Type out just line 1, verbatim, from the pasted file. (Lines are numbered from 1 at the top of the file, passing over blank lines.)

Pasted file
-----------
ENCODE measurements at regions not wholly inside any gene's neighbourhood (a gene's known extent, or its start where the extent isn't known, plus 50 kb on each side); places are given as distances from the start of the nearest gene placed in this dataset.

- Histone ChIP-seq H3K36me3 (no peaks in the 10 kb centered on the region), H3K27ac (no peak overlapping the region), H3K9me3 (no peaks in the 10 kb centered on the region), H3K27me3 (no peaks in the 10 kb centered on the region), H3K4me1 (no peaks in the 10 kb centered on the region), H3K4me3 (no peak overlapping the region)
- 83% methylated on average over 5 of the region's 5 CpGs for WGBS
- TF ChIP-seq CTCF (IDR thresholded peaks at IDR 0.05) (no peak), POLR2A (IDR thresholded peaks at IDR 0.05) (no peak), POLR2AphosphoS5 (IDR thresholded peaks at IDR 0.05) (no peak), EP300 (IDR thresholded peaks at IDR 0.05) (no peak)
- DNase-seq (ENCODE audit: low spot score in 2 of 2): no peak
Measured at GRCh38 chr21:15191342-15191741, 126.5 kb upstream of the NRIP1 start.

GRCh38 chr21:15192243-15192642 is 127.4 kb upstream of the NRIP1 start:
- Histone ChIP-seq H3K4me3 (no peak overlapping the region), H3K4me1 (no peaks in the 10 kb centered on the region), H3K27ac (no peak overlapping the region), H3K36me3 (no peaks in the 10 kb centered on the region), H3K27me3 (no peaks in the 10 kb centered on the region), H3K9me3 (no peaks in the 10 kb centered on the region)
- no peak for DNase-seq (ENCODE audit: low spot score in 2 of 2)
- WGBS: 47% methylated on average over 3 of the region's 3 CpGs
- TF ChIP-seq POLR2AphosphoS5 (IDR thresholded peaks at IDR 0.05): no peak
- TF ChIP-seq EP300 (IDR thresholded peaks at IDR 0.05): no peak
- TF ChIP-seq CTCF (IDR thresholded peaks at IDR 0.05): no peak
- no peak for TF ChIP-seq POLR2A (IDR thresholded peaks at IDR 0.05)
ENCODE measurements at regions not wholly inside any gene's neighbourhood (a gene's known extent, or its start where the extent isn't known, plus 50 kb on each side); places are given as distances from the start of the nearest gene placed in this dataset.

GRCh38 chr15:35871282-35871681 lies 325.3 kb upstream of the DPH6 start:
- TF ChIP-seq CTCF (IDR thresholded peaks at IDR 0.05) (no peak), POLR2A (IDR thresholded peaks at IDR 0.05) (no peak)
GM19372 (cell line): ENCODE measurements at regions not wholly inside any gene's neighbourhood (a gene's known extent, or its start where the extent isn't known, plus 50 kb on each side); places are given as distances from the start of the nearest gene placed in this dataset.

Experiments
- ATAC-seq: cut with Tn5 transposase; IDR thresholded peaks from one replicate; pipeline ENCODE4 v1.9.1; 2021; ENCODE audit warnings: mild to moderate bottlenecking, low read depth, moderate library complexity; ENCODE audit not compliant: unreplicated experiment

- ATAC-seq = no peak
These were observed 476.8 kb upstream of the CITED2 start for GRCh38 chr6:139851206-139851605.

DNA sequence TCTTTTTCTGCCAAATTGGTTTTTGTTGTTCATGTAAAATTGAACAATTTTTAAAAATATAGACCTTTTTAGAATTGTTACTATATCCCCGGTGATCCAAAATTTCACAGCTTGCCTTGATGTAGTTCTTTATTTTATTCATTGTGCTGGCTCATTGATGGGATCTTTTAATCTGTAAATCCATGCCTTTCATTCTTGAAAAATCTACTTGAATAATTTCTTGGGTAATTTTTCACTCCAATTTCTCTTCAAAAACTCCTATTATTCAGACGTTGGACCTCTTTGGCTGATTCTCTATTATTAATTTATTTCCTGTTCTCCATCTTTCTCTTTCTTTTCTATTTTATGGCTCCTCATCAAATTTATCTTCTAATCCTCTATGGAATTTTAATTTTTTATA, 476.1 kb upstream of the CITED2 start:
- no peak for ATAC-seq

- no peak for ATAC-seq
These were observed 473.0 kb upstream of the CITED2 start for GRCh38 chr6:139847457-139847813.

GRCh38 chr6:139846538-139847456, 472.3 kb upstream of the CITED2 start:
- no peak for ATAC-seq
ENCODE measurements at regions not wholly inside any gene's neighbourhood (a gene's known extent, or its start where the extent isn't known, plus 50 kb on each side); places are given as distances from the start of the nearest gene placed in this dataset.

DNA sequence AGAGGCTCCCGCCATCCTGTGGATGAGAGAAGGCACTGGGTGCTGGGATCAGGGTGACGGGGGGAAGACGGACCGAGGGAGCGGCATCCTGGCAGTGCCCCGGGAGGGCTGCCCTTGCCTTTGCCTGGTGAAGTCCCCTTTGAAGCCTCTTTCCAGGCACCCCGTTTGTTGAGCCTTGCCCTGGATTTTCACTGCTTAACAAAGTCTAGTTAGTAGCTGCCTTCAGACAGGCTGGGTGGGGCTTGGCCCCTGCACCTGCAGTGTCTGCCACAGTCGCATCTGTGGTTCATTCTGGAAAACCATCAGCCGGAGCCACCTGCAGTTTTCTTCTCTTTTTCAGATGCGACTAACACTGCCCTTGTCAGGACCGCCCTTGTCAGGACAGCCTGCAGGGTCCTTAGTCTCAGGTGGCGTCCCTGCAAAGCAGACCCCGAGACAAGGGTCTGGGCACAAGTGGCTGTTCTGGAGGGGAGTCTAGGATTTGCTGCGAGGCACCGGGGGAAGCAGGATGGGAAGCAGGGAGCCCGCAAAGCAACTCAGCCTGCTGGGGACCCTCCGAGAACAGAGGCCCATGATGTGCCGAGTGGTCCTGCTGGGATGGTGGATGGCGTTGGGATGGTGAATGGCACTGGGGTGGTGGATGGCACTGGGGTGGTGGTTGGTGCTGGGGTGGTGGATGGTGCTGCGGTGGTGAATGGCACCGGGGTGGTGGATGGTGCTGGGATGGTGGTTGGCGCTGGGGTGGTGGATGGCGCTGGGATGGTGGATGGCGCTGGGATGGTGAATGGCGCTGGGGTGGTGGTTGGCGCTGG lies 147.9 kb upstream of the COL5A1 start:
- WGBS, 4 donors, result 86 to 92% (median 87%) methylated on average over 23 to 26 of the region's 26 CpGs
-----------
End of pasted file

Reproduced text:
ENCODE measurements at regions not wholly inside any gene's neighbourhood (a gene's known extent, or its start where the extent isn't known, plus 50 kb on each side); places are given as distances from the start of the nearest gene placed in this dataset.